Westminster veterans head to York's Celtic Classic Dog Show
Get a closer look at the 2016 Celtic Classic Dog Show held in York City.
More than 8,000 dogs of almost 200 different breeds will fill the York Expo Center Wednesday through Sunday, March 14-18, for the Celtic Classic — the largest regional dog show on the East Coast.
"I rented my U-Haul this morning," said Deb Kirk, whose York City-based Susquehanna Valley English Springer Spaniel Club is the largest regional club for the breed in the country.
Kirk, an American Kennel Club presenter, will be representing her club at the Classic along with her own dog, Carson, fresh off a stint at the Westminster Kennel Club dog show last month.
"This is his year," she said of Carson, a 2-year-old English springer spaniel. He was "new to the world" at the WKC show, and now he's competing to become a grand champion — which is accomplished by competing against other AKC champions.
Robin Lord's bearded collie, Captain, also is returning to the Classic after his second trip to the WKC dog show.
Lord, of North Hopewell Township, said Captain has been competing in the Classic for the past five or six years and won show points throughout his runs.
"We have most of the top dogs in the country here," said Jeffrey Moore, vice president of the York Kennel Club and Celtic Classic show chair.
Three area kennel clubs — The York Kennel Club, the Lancaster Kennel Club and the Delaware Valley Kennel Club — come together each year to host five dog shows within the Classic.
It will be the 51st year for the event and its 25th at the fairgrounds, Moore said.
Kirk said the show started at the fairgrounds as a one-day show until the AKC suggested the clubs host together so all five shows would be in one place.
The York Kennel Club hosts the shows on Wednesday and Friday, with Lancaster on Thursday and Delaware County on Saturday and Sunday, she said.
Every day a new show: But the dogs compete in every show, with different judges each day.
"Every day is like a new start to the day before," Moore said, so spectators can see the full range of competition events, from individuals to Best in Show, no matter which day they come.
Judging starts at 8:30 a.m., Moore explained, with Best in Show usually about 6:30 p.m. After breeds are judged individually, Best of Breed dogs compete in one of seven groups, and each of those winners compete for Best in Show.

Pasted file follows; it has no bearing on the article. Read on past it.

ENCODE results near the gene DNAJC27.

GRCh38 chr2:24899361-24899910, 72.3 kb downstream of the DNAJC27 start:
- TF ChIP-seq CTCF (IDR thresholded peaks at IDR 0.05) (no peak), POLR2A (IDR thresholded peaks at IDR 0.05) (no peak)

"This is a big draw for people," Moore said. Winning at the Classic will be a big step for competitors in qualifying for the AKC National Championship, held Dec. 15-16 in Orlando, Florida.
There have been skill competitions the the Classic, such as hunting, but "the show's gotten so big that we just don't have room to do it all anymore," Moore said.
Other competitive events include Best Puppy, Best Owner-Handled, Veterans (any dog over the age of 7), Junior Showmanship and specialty competitions for each breed.
According to Moore, the specialty events can have hundreds of dogs for each breed. More than 250 dogs, with breeders from Maine, Illinois, Kentucky and Florida, are coming for the English springer competition, Kirk said.
Seminars: The Classic also will have exhibitors from the community who talk about how the show works and teach about particular breeds.
Kirk has a seminar for aspiring judges, which educates them on breed standards for the English springer spaniel and what to look for in the ring. Attending one of these seminars is one of the necessary requirements from the AKC to become an official judge.
The Celtic Classic: "You can’t replace Madison Square Garden," Kirk said, in how the show compares with the magnitude of the WKC show, held at the Garden in New York City.
Coming off of the Westminster show, however, everyone who saw it on TV can get in the car with their kids and get to experience a dog show firsthand, she said.
"It's the opposite of a show like Westminster," Lord said, but she praised the fairgrounds for being such a cool place with an old-time feel.
The biggest draw for the community, Moore said, is in learning about particular breeds. He said some are breeders interested in showing their dogs, while many attendees are just looking for a family pet. Kids and families can learn about a breed's temperament and see dogs of all ages, so it's a great resource, he said.
"A lot of show people now were spectators at some point," Moore said.
Lord agreed that she loves going to the Classic because the specialty shows are a great opportunity to see many dogs from the same breed.
Moore also recognized the event as a strong source of revenue for York County — bringing in a about $1 million worth of hotel and restaurant money. People come from all over the country, he said.
If You Go:
What: The Celtic Classic
When: 8 a.m. - 6 p.m. (doors open at 7 a.m.) Wednesday through Sunday, March 14-18
Where: The York Expo Center, Old Main, Memorial Hall, Horticultural Hall and surrounding grounds, 334 Carlisle Ave.
Cost: Free admission and parking
More information: Concessions available; cookie and ice cream social Friday and Saturday about 4 p.m., respectively; noncompeting dogs not permitted on show grounds